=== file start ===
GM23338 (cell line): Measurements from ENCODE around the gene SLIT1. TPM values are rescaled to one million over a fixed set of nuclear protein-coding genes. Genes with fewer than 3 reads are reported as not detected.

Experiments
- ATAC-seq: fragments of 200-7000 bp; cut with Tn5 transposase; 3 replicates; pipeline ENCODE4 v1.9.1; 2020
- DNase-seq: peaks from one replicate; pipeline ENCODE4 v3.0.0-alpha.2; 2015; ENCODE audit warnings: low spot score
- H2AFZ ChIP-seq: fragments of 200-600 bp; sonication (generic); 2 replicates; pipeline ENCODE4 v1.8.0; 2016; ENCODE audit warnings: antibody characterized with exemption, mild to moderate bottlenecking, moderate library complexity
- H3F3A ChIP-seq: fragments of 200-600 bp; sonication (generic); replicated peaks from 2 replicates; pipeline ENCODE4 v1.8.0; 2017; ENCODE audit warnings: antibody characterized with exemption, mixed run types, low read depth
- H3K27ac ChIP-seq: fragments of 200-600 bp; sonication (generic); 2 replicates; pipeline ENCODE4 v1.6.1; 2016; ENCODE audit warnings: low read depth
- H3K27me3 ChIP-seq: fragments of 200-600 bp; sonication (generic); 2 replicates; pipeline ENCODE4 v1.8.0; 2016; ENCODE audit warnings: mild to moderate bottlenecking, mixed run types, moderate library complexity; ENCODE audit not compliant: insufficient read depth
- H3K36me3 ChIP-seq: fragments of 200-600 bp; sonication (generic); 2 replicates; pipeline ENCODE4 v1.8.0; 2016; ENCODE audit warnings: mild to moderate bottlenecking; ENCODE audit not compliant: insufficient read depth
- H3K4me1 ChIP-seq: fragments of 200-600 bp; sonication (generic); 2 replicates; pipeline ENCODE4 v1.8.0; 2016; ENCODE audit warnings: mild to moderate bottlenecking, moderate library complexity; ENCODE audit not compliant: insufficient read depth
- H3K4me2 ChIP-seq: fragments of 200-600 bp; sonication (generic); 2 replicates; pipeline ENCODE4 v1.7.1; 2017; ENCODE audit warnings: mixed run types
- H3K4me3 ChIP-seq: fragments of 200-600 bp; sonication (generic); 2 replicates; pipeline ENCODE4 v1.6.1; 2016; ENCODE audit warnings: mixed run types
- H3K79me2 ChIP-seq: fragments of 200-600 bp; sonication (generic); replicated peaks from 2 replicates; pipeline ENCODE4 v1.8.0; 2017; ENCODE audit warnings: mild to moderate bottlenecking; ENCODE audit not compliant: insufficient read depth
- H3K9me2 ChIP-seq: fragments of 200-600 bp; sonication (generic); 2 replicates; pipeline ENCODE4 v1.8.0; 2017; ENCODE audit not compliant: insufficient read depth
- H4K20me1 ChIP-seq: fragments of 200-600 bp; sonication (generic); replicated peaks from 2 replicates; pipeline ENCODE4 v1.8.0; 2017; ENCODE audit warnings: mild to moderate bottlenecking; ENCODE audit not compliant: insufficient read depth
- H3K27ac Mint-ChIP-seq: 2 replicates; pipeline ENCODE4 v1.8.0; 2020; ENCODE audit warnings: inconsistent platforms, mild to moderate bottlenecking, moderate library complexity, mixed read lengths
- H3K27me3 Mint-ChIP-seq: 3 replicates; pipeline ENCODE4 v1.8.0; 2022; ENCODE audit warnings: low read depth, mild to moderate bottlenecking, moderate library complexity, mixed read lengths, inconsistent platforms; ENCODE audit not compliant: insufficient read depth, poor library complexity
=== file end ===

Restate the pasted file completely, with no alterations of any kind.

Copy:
GM23338 (cell line): Measurements from ENCODE around the gene SLIT1. TPM values are rescaled to one million over a fixed set of nuclear protein-coding genes. Genes with fewer than 3 reads are reported as not detected.

Experiments
- ATAC-seq: fragments of 200-7000 bp; cut with Tn5 transposase; 3 replicates; pipeline ENCODE4 v1.9.1; 2020
- DNase-seq: peaks from one replicate; pipeline ENCODE4 v3.0.0-alpha.2; 2015; ENCODE audit warnings: low spot score
- H2AFZ ChIP-seq: fragments of 200-600 bp; sonication (generic); 2 replicates; pipeline ENCODE4 v1.8.0; 2016; ENCODE audit warnings: antibody characterized with exemption, mild to moderate bottlenecking, moderate library complexity
- H3F3A ChIP-seq: fragments of 200-600 bp; sonication (generic); replicated peaks from 2 replicates; pipeline ENCODE4 v1.8.0; 2017; ENCODE audit warnings: antibody characterized with exemption, mixed run types, low read depth
- H3K27ac ChIP-seq: fragments of 200-600 bp; sonication (generic); 2 replicates; pipeline ENCODE4 v1.6.1; 2016; ENCODE audit warnings: low read depth
- H3K27me3 ChIP-seq: fragments of 200-600 bp; sonication (generic); 2 replicates; pipeline ENCODE4 v1.8.0; 2016; ENCODE audit warnings: mild to moderate bottlenecking, mixed run types, moderate library complexity; ENCODE audit not compliant: insufficient read depth
- H3K36me3 ChIP-seq: fragments of 200-600 bp; sonication (generic); 2 replicates; pipeline ENCODE4 v1.8.0; 2016; ENCODE audit warnings: mild to moderate bottlenecking; ENCODE audit not compliant: insufficient read depth
- H3K4me1 ChIP-seq: fragments of 200-600 bp; sonication (generic); 2 replicates; pipeline ENCODE4 v1.8.0; 2016; ENCODE audit warnings: mild to moderate bottlenecking, moderate library complexity; ENCODE audit not compliant: insufficient read depth
- H3K4me2 ChIP-seq: fragments of 200-600 bp; sonication (generic); 2 replicates; pipeline ENCODE4 v1.7.1; 2017; ENCODE audit warnings: mixed run types
- H3K4me3 ChIP-seq: fragments of 200-600 bp; sonication (generic); 2 replicates; pipeline ENCODE4 v1.6.1; 2016; ENCODE audit warnings: mixed run types
- H3K79me2 ChIP-seq: fragments of 200-600 bp; sonication (generic); replicated peaks from 2 replicates; pipeline ENCODE4 v1.8.0; 2017; ENCODE audit warnings: mild to moderate bottlenecking; ENCODE audit not compliant: insufficient read depth
- H3K9me2 ChIP-seq: fragments of 200-600 bp; sonication (generic); 2 replicates; pipeline ENCODE4 v1.8.0; 2017; ENCODE audit not compliant: insufficient read depth
- H4K20me1 ChIP-seq: fragments of 200-600 bp; sonication (generic); replicated peaks from 2 replicates; pipeline ENCODE4 v1.8.0; 2017; ENCODE audit warnings: mild to moderate bottlenecking; ENCODE audit not compliant: insufficient read depth
- H3K27ac Mint-ChIP-seq: 2 replicates; pipeline ENCODE4 v1.8.0; 2020; ENCODE audit warnings: inconsistent platforms, mild to moderate bottlenecking, moderate library complexity, mixed read lengths
- H3K27me3 Mint-ChIP-seq: 3 replicates; pipeline ENCODE4 v1.8.0; 2022; ENCODE audit warnings: low read depth, mild to moderate bottlenecking, moderate library complexity, mixed read lengths, inconsistent platforms; ENCODE audit not compliant: insufficient read depth, poor library complexity